Topic: Significant Figures during Multiple Step Calculations
Replies: 2
Views: 242

Re: Significant Figures during Multiple Step Calculations

Yup, it's okay to use multiple digits in your calculations but just make sure to write your overall answer with the correct number of sig figs.
by Krisdylle Repollo 4H
Fri Nov 02, 2018 10:37 am
Forum: Photoelectric Effect
Topic: Photoelectric Experiment - Chem Test 2
Replies: 3
Views: 192

Photoelectric Experiment - Chem Test 2

4. In an X-ray photoelectron experiment, lead metal is irradiated with X-ray light. Part A: The intensity of ejected electrons is plotted as a function of their velocity, as shown in the graph below. Calculate the total kinetic energy in 5 mol of ejected electrons. What does it mean by “5 mol of eje...
by Krisdylle Repollo 4H
Sun Oct 28, 2018 1:19 pm
Forum: Ionic & Covalent Bonds
Topic: ionization energy
Replies: 7
Views: 166

Re: ionization energy

This is because the more electrons you take away from an atom, the stronger the attraction between the nucleus and the remaining electrons are. The atom then becomes positive which leads to a greater energy needed to remove the next electron from the atom.
by Krisdylle Repollo 4H
Sun Oct 28, 2018 1:12 pm
Forum: Electron Configurations for Multi-Electron Atoms
Topic: F-block elements
Replies: 1
Views: 64

F-block elements

I'm having trouble figuring out the electron configurations of the f-block elements. For example, the electron configuration for thorium is Rn6d^27s^2, but the atom is in the f-block of the periodic table. Why are the orbitals only d and s but not f? Is there a separate rule regarding the f-block el...
by Krisdylle Repollo 4H
Sun Oct 28, 2018 12:47 pm
Forum: Trends in The Periodic Table
Topic: Inert Pair
Replies: 1
Views: 76

Re: Inert Pair

A pair of low energy s-valence electrons would be harder to remove during ion formation because that atom would have a higher ionization energy than the atom with only on low energy s-valence electron. Remember that ionization energy of atoms increases across a period, meaning that the attraction be...
by Krisdylle Repollo 4H
Sat Oct 20, 2018 3:56 pm
Forum: Electron Configurations for Multi-Electron Atoms
Topic: Multi electron atoms
Replies: 5
Views: 112

Re: Multi electron atoms

This equation is known as the electrostatic potential energy of two charges. It is the energy needed to move a charge against its electrical field, in this case, the charge of the particles you are working with.
by Krisdylle Repollo 4H
Sat Oct 20, 2018 3:21 pm
Forum: Properties of Light
Topic: 3 Posts on Chemistry Community [ENDORSED]
Replies: 5
Views: 115

Re: 3 Posts on Chemistry Community [ENDORSED]

I believe the deadline is Sunday, that's what some of the TA's have said at least.
by Krisdylle Repollo 4H
Sat Oct 20, 2018 3:19 pm
Forum: Properties of Light
Topic: Atomic Spectra
Replies: 1
Views: 52

Re: Atomic Spectra

Well, first you would have to find the frequency using the equation v(nu) = c/ λ. and that would give you 2.922 x 10-15 s-1. Then you would have to use Rydberg's equation to solve for n2.
by Krisdylle Repollo 4H
Sat Oct 20, 2018 2:37 pm
Forum: Heisenberg Indeterminacy (Uncertainty) Equation
Topic: Complementarity of Location and Momentum
Replies: 1
Views: 43

Re: Complementarity of Location and Momentum

I think during lecture, Professor Lavelle mentioned that when photons interact with electrons, this interaction will affect the position AND momentum of the electron, so the momentum would not be precisely known. Because we don't know the pathway of the electron, the velocity would change therefore ...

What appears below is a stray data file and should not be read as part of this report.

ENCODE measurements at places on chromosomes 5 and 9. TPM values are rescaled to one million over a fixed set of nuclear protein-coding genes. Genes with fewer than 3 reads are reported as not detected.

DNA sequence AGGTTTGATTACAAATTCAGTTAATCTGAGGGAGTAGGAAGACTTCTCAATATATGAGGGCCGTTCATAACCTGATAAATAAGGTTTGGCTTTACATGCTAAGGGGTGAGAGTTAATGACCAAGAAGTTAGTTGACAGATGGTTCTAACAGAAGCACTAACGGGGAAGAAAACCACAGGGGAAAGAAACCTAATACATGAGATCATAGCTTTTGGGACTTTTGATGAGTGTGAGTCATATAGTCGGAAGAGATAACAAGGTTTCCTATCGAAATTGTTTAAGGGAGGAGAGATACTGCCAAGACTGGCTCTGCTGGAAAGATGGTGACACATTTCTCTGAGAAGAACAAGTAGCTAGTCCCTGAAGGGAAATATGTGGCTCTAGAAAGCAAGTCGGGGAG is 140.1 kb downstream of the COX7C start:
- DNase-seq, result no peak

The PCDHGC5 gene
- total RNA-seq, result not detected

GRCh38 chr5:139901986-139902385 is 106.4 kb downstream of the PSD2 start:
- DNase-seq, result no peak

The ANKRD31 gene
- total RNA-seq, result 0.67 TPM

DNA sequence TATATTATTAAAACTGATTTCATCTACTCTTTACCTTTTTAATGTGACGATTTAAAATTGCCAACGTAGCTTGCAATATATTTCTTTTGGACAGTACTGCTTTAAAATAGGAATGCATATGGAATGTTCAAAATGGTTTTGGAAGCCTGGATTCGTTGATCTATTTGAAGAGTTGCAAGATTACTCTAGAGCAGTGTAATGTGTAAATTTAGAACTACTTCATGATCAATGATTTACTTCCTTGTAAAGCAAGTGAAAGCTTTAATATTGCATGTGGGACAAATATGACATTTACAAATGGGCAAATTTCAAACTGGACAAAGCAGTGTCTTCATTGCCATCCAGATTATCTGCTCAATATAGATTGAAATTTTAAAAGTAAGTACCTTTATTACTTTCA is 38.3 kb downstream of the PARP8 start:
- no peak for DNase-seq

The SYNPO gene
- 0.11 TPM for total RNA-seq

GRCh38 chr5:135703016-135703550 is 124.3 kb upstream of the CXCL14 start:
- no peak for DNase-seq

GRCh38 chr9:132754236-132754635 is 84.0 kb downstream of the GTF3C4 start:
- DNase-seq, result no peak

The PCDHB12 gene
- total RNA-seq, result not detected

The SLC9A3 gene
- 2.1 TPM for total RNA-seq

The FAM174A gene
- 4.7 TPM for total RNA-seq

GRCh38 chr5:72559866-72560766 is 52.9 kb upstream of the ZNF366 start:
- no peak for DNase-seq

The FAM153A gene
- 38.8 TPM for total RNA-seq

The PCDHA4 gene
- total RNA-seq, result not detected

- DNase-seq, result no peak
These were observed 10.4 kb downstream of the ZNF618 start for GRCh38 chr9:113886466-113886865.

by Krisdylle Repollo 4H
Sun Oct 14, 2018 12:20 pm
Forum: Einstein Equation
Topic: 7th edition 1B. 7
Replies: 2
Views: 57

Re: 7th edition 1B. 7

And for part C, since you're already given 1 mol of Sodium atoms, you know that 1 mol equals 6.022 x 10^23 atoms/mol. So you multiply this number to the energy you found in part A to find your answer.
by Krisdylle Repollo 4H
Sun Oct 14, 2018 12:18 pm
Forum: Einstein Equation
Topic: 7th edition 1B. 7
Replies: 2
Views: 57

Re: 7th edition 1B. 7

For part B, you have to find the molar mass of sodium and multiply it by Avogrado's number and the energy you found in part A. So the equation would look like this: (5.00 x 10^-3 g Na/22.99 g•mol Na) x (6.022 x 10^23 atoms/mol) x (3.37 x 10^-19 J/atom) = 44.1 J The units cancel and you're left with ...
by Krisdylle Repollo 4H
Wed Oct 10, 2018 7:26 pm
Forum: Properties of Light
Topic: Problem 1.23
Replies: 2
Views: 45

Problem 1.23

1.23 The ray photons emitted by the nuclear decay of a technetium-99 atom used in radio pharmaceuticals have an energy of 140.511 keV. Calculate the wavelength of these rays. During the lecture, Professor Lavelle gave us Planck's constant as h= 6.63 x 10-34 Js. But the solutions manual uses the numb...
by Krisdylle Repollo 4H
Wed Oct 10, 2018 5:45 pm
Forum: Limiting Reactant Calculations
Topic: Question M.5 (Sixth Edition)
Replies: 2
Views: 145

Re: Question M.5 (Sixth Edition)

The problem already gives you the amount of moles of each reactant (12 mol ClO2 and 5 mol BrF3). To determine the excess reactant, you can use one of moles of these reactants and multiply it by the stoichiometric coefficients in the reaction. For example: 12 mol ClO2 x (2 mol BrF3/6 mol ClO2) = 4 mo...
by Krisdylle Repollo 4H
Thu Oct 04, 2018 4:40 pm
Forum: Significant Figures
Topic: SIG FIGS in ratios
Replies: 4
Views: 219

Re: SIG FIGS in ratios

I'm not sure what Professor Lavelle would want in regards to sig figs in ratios, but in high school we were taught that sig figs would only be applied at the end when you find your answer. You can always use sig figs in your calculations though, because you'll most likely end up getting the same ans...
by Krisdylle Repollo 4H
Thu Oct 04, 2018 1:30 pm
Forum: Limiting Reactant Calculations
Topic: chemical formula regarding M.9
Replies: 2
Views: 92

Re: chemical formula regarding M.9

The roman numerals in Copper (II) just indicate the charge of the metal. Another way to see it is CU2+. We use roman numerals because some metals have more than one ion. In the case of copper, there are two; copper (I) (cuprous) and copper (II) (cupric).
by Krisdylle Repollo 4H
Wed Oct 03, 2018 1:25 pm
Forum: Limiting Reactant Calculations
Topic: Post-assessment problem, neutralizing acids
Replies: 2
Views: 83

Re: Post-assessment problem, neutralizing acids

In this question, you don’t need the mass of the acid and convert it into moles. The question is asking you to find how many moles of CO2 are produced after the reaction. If you take a look at the equation, you see that there is a 1:1 molar ratio therefore you know that 1 mole of CaCo3 produces 1 mo...